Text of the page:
With regard to your first question, while irrelevant questions are not scored, strong and consistent reactions to them may lead a polygraph operator to suspect countermeasures.

As for your second question, while applicants for positions of public trust have an ethical obligation to answer relevant questions truthfully, it would be better not to mention such irrelevant things as the accident you described. As you suggested, mentioning it will only tend to arouse a polygrapher's suspicions and invite pointless interrogation.
Posted by: Anonymous
Posted on: Dec 5th, 2003 at 10:35pm
  Mark & Quote
i have 2 questions:

1. Should (or could) you show a reaction to irrelevant questions in addition to the controls without negatively impacting the outcome of the test? for instance, how would the examiner interpret a chart that showed a reaction to the question "do you live in town x"? if the irrelevant questions don't even get scored, i am assuming it doesn't matter what kind of reaction you show. 

2. during the pre-test phase, would it be in your best interest to disclose any incident that you think may affect the test? for instance, i am asked about domestic abuse. i have never been guilty of verbal, emotional or physical abuse of any kind. however, i did accidentally hit my wife once with my elbow in the middle of the night while rolling over in my sleep. she was definitely injured, but purely by accident. would it make sense to reveal this, so if there is a reaction, i can explain that i was thinking about that one incident? or does it only invite further interrogation and suspicion? better just to keep my mouth shut?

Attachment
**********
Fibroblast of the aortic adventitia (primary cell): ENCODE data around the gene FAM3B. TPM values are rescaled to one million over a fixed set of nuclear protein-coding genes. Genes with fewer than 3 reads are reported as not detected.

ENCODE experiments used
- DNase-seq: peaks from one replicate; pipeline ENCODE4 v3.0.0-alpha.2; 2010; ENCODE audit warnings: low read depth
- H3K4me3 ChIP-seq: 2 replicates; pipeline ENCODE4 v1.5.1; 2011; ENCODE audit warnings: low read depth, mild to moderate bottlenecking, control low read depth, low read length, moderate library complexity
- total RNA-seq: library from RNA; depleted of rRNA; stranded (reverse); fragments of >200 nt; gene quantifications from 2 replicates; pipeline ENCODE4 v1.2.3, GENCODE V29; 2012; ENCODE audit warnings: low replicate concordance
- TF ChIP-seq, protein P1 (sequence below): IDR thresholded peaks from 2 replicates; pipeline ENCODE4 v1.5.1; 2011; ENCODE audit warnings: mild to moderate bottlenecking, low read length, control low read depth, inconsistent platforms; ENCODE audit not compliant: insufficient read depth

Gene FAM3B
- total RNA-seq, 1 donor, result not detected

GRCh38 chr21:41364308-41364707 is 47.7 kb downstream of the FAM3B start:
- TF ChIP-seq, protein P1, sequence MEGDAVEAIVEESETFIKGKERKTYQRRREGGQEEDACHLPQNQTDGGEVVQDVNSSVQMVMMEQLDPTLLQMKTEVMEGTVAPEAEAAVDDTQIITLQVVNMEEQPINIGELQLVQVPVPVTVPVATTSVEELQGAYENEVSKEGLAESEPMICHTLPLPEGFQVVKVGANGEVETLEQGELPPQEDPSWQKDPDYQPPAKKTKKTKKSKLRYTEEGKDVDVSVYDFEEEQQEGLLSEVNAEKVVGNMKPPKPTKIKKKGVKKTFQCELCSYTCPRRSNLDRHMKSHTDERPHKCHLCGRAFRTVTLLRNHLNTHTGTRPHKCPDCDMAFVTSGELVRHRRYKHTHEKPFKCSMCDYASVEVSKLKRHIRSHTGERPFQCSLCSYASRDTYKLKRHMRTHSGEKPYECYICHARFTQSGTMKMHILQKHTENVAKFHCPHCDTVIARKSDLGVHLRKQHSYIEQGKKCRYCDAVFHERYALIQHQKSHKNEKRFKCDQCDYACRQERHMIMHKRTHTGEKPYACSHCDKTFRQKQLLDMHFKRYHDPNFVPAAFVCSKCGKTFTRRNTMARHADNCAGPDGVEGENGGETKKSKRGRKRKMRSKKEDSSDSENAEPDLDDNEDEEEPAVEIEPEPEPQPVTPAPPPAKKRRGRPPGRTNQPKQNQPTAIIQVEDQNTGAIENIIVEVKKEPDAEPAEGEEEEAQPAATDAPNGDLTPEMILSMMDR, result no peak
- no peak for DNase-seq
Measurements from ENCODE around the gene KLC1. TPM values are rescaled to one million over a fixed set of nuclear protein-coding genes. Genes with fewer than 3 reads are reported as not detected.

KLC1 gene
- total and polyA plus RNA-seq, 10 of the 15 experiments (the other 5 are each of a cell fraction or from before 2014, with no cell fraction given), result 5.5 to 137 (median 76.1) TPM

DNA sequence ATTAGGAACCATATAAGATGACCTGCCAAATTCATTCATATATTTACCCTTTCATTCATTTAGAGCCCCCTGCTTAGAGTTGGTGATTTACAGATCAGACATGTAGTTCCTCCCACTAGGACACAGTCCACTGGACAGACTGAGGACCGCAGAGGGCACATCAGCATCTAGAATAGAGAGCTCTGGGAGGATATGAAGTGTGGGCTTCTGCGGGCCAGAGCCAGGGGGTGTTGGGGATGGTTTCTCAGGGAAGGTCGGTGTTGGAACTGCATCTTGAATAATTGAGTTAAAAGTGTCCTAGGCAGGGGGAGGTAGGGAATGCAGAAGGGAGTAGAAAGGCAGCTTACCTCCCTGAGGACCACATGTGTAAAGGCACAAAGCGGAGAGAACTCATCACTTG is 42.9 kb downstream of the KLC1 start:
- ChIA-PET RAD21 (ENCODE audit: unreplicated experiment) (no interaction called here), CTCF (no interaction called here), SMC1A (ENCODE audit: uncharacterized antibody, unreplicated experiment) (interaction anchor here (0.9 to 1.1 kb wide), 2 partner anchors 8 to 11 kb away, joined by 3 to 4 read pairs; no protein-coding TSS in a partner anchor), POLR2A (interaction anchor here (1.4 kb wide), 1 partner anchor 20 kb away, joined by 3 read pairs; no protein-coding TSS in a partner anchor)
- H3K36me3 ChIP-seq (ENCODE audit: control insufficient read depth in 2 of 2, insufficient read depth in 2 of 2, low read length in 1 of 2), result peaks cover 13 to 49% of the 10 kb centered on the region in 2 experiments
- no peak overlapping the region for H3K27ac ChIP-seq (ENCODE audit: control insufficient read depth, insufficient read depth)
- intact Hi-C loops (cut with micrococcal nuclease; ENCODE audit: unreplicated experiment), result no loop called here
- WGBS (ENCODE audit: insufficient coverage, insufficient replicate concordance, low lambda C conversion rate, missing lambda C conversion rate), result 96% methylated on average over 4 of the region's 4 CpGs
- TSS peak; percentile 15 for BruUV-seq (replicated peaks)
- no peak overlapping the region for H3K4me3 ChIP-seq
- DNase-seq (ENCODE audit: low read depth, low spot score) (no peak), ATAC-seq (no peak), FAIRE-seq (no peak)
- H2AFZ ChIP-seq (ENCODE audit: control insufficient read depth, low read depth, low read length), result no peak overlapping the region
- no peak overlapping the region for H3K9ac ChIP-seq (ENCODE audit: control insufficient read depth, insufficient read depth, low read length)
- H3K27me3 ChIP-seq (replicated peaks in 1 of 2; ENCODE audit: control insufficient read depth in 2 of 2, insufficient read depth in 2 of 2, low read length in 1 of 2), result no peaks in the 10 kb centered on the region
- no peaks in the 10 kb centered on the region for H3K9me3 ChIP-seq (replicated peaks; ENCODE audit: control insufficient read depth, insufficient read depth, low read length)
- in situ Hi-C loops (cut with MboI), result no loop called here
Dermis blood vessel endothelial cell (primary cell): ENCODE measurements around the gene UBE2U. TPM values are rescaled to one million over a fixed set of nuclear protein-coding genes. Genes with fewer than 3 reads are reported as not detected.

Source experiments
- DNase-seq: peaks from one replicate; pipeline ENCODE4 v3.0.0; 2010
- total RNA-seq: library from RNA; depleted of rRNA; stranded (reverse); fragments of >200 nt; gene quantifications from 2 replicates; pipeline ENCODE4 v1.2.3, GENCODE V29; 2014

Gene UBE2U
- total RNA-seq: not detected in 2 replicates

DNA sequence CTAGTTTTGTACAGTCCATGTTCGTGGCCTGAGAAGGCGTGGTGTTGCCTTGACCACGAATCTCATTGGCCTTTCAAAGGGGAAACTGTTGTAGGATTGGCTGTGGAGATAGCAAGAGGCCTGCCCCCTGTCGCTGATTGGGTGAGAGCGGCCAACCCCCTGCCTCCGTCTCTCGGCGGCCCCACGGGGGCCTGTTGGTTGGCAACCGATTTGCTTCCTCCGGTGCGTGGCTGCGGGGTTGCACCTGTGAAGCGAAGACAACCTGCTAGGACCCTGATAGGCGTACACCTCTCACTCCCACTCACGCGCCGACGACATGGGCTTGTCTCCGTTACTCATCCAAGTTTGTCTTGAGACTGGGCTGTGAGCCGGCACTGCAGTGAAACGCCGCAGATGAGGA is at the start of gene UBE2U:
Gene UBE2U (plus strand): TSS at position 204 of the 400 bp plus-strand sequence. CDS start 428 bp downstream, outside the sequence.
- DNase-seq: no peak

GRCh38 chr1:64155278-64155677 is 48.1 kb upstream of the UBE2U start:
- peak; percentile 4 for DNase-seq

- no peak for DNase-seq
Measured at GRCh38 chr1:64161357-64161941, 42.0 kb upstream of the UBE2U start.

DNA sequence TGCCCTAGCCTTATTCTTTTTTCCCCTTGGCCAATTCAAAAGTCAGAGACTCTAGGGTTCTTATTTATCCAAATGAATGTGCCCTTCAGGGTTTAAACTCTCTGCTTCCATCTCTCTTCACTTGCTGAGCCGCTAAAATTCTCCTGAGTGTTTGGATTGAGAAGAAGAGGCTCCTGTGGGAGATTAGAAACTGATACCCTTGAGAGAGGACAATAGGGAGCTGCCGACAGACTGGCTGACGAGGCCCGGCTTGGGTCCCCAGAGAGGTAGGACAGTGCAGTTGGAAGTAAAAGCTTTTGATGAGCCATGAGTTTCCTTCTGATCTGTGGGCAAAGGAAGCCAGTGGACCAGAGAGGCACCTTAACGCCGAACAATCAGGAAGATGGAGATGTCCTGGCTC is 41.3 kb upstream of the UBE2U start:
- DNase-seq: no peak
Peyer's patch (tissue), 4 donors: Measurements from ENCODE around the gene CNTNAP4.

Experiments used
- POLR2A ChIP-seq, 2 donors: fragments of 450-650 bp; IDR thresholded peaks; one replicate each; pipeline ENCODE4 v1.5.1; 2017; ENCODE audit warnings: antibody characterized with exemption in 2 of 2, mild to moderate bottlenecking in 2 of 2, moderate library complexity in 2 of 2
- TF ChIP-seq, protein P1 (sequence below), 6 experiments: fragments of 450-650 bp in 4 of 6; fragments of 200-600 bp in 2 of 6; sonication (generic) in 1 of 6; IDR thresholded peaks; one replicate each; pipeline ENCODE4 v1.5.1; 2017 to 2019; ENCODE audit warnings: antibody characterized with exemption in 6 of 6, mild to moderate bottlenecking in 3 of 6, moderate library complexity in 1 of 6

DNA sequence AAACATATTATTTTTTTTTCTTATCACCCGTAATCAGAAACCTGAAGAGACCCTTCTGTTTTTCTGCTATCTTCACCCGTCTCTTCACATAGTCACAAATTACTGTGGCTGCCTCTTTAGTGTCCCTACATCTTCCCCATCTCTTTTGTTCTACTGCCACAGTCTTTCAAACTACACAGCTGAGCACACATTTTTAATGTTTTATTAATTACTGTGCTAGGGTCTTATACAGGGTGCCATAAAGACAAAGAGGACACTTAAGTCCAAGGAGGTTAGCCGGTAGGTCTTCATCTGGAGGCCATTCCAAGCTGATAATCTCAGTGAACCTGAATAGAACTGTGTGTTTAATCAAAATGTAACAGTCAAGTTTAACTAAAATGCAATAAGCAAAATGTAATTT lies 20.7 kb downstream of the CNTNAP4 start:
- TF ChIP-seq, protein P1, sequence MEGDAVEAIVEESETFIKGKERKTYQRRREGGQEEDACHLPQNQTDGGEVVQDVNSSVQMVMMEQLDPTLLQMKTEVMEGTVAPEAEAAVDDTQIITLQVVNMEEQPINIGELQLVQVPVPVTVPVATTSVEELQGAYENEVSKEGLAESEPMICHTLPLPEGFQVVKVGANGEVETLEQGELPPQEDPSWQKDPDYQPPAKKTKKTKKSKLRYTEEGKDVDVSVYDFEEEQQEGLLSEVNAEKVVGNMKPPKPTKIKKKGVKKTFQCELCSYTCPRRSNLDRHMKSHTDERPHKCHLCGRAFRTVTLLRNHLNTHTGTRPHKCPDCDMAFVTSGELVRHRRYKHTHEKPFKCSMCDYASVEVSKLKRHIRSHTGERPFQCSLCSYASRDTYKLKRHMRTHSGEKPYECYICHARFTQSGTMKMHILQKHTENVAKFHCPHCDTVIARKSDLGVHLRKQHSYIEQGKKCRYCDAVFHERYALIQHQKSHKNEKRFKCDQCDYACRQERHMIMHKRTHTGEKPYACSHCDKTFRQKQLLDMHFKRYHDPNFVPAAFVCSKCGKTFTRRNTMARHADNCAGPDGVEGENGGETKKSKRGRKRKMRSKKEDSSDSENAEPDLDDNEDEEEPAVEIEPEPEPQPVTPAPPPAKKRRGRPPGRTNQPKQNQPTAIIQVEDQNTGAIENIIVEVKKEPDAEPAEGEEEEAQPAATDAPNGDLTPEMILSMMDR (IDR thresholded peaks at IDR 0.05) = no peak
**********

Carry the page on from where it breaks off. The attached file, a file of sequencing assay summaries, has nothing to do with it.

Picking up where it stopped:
thanks for your opinions!!
Posted by: George W. Maschke
Posted on: Dec 5th, 2003 at 10:38am
  Mark & Quote

As noted at p. 139 of The Lie Behind the Lie Detector (3rd ed.), you shouldn't necessarily try to categorize each question asked in a pre-polygraph questionnaire as relevant, "control," or irrelevant.

Answers on such questionnaires typically guide the polygrapher in formulating "control" questions for the polygraph examination, and these will be reviewed with you during the pre-test phase of the examination (on the day of the examination, not a month before).

That said, the questions about drugs, having a criminal record, having started an illegal fire, and having gotten into a physical altercation, if asked in the context of a pre-employment polygraph examination, are likely to be relevant. The questions about stealing from an employer and driving under the influence of alcohol are examples of commonly-used "probable-lie control" questions. Because of its vagueness and relative unimportance, the question about ever having had a conflict of interest with a co-worker is also likely to be a "control" question if asked during a polygraph examination.
Posted by: JON DOE
Posted on: Dec 4th, 2003 at 4:49pm
  Mark & QuoteQuote
i already had a pre test and these were the questions asked to me for empolyment.what kind of questions are they? i will do the poly in a month.
did you ever do drugs 
what kinds
do you have a criminal record
have you ever started an illegial fire
have you stole anything from your employer in the last 5 years
define intoxifcation
have you ever drove while under the influance of alcohol
how much
i was honest except for driving under the influnce i had 6-8 beer and i told him 3.
did you ever get in a physical altercation in the last 5 years
did you ever have a conflict of interest with a co worker?